Learning `Ukulele with Curt
The home for Learning Ukulele and All Things Ukulele with Curt Sheller
Ukulele Player, Musician, Author, Publisher, Educator, Graphic Artist, Programmer, Website Designers, Shipping Clerk, Janitor, Roadie, Chauffeur, Short-Order Cook, Carpenter, Electrician, Plumber, Sound Engineer, MC. Kumu a'o...
12 Lessons in the “Music Basics” Series
FREE Lesson Members Only Lesson Members Only PREMIUM Lesson
The distance between any two notes can be defined by steps - half steps and whole steps. From this series of steps you can get the names of the notes of ANY of the fifteen major scales.
The only scale in music with ALL twelve notes of one octave. Not much use for improvisation or solos – but a great scale for learning the notes of the next, figuring out scales, chords and more...
A A# B C C# D D# E F F# G G#
An Enharmonic Equivalent is where a musical pitch can have different names depending on the context in which it is functioning. An example is G# produces the same pitch as Ab.
Not called the learning scale for a reason. The major scale is a great scale for learning how music and chords work. It’s a core scale from which a majority of your core, essential scales can be derived. There are 15 major scales.
There is a load of information in traditional Key Signatures. Unlocking the principles in this circle leads to a better understanding of music and how things work.
A key signature is a series of sharp or flat symbols placed on the staff, designating the notes that are to be consistently played higher or lower than the equivalent natural notes. Key signatures are generally written immediately after the clef at the beginning of a line of musical notation. Each major and minor key has an associated key signature that sharpens or flattens the notes which are used in its scale.
Ear Training is the development of the active and passive capability to relate to music aurally. This includes the ability to recognize melodic and harmonic intervals, chords, chords progressions, rhythm, melody, and harmony.
This lesson presents the traditional approach for learning the chord tones of chords with a little twist to make it a bit easier.
A Chord is three or more notes sounded simultaneously - together or almost together. The minimum number of notes required for a chord are three. These three note chords are called triads. Two notes are usually referred to as an interval or dyad. Each note of a chord is called a chord tone.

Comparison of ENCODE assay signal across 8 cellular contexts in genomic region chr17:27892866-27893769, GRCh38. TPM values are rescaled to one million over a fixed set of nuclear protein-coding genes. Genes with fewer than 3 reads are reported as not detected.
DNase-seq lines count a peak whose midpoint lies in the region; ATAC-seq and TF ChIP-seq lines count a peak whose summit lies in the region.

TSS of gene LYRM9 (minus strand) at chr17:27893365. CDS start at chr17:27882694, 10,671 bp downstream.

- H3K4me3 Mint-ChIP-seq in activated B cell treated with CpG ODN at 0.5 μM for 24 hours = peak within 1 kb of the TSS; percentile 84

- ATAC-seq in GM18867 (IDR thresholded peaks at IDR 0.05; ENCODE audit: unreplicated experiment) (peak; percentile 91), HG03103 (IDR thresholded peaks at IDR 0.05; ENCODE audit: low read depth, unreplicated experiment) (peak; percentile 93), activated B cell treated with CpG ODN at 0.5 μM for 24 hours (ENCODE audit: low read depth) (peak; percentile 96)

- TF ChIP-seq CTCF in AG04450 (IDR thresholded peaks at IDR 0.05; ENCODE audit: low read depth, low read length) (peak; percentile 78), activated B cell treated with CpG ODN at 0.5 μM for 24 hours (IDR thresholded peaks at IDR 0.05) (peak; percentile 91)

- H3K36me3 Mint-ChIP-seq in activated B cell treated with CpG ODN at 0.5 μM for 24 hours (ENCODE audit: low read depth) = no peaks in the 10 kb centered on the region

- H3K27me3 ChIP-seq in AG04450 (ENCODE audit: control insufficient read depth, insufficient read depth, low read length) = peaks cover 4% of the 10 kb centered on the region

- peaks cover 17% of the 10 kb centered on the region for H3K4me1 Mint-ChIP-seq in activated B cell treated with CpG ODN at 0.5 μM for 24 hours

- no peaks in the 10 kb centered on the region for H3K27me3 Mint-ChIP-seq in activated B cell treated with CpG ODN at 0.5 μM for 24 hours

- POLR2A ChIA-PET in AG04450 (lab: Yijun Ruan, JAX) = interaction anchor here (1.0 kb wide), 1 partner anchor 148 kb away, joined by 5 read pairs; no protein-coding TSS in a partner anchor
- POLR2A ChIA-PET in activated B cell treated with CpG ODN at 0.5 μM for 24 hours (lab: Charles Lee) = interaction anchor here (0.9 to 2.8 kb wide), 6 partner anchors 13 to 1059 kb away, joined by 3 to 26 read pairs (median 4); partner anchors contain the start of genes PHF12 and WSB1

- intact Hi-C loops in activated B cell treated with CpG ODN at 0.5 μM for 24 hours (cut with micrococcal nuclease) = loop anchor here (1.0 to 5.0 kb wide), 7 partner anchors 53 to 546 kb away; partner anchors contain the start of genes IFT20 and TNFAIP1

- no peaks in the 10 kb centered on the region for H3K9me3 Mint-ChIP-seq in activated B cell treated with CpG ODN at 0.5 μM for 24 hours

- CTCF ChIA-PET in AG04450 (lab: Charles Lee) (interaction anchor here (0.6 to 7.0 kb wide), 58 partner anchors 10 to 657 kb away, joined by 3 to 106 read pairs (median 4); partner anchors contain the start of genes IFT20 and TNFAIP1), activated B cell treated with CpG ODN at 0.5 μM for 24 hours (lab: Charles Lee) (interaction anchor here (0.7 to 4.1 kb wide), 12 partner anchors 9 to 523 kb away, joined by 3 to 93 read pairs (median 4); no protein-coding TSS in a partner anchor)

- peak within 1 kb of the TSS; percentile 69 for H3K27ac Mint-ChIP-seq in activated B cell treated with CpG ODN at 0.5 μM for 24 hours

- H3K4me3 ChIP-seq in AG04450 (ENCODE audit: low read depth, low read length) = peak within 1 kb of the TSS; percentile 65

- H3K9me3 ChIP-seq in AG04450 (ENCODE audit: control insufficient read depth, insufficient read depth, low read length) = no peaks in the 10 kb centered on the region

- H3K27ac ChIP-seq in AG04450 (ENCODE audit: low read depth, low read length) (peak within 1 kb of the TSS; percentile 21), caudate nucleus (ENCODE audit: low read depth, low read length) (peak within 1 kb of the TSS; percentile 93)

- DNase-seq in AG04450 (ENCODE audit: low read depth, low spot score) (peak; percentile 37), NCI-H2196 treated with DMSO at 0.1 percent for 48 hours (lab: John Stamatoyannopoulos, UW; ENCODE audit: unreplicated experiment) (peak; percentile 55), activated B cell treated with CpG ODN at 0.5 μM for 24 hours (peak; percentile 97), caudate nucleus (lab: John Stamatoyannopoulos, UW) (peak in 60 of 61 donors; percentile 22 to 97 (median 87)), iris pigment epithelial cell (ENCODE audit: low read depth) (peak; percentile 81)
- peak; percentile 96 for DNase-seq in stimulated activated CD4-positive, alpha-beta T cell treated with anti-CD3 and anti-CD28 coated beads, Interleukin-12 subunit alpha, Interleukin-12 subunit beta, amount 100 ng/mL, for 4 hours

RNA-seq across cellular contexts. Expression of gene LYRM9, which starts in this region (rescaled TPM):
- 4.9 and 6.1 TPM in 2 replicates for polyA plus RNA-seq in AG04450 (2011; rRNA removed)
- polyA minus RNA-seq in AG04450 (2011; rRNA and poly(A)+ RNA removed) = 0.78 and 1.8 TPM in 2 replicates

A chord is a chord, regardless of what instrument it is being played on or whether all the notes are played together, as single notes or even on the different instruments.
Chord Building and Spelling?
The best way to get the chord tones of any chord are to take the scale degrees of a major scale. For a major triad the scale degrees are the 1st, 3rd and 5th scale degrees. For a minor triad flat the 3rd.
An alternate approach to determining the chord tones of any chord. Bottom-line is, it's the notes that make the chord, not the shape. A C chord is C, E, G - NOT this or that shape.
There is no way around it. A musician must be able to play in time. Playing in time is an important musical skill for ALL musicians. A metronome is an external time device for developing an accurate internal time.
_This is a guest lesson/article by internationally renowned jazz guitarist and educator _Chuck Anderson__
Cut Time is a source of confusion for many musicians. What exactly does it mean and how do you apply it?
Too often cut time is thought of as having two beats in a measure. There are not two beats in a measure of cut time - there are four beats in a measure of cut time. So what makes this different than common time ie four beats in the measure?
Chuck Anderson wrote a great blog entry about the three words Play, Practice and Theory that send the wrong message to players and the general public.
With Chuck's permission I've reproduced it here.
Just browsing over both books, they look fantastic! I'm a guitarist and uke player for over 25 years and was thinking about writing a ukulele book but you've already written what I think are the best, most comprehensive and thorough books I've ever seen for the instrument. I just might end up buying every book you've written and I'll be giving my highest recommendation for your books to my friends and students. Thank you so much for taking the time to write such great books! — Peter Rhee
Aloha, Curt, All I can say is WOW! What you have accomplished is simply incredible! All the best — Glen Hirabayashi, The Aloha Boys
Folks, if you haven't stopped by Curt's site, do so right now! ..And get his books, they are fantastic. This guy knows his stuff and is able to pass it along too. — Alan Johnson Proprietor, The 4th Peg
I can highly recommend Curt's Uke books — I have four of them and they are excellent. — fatveg — Portland
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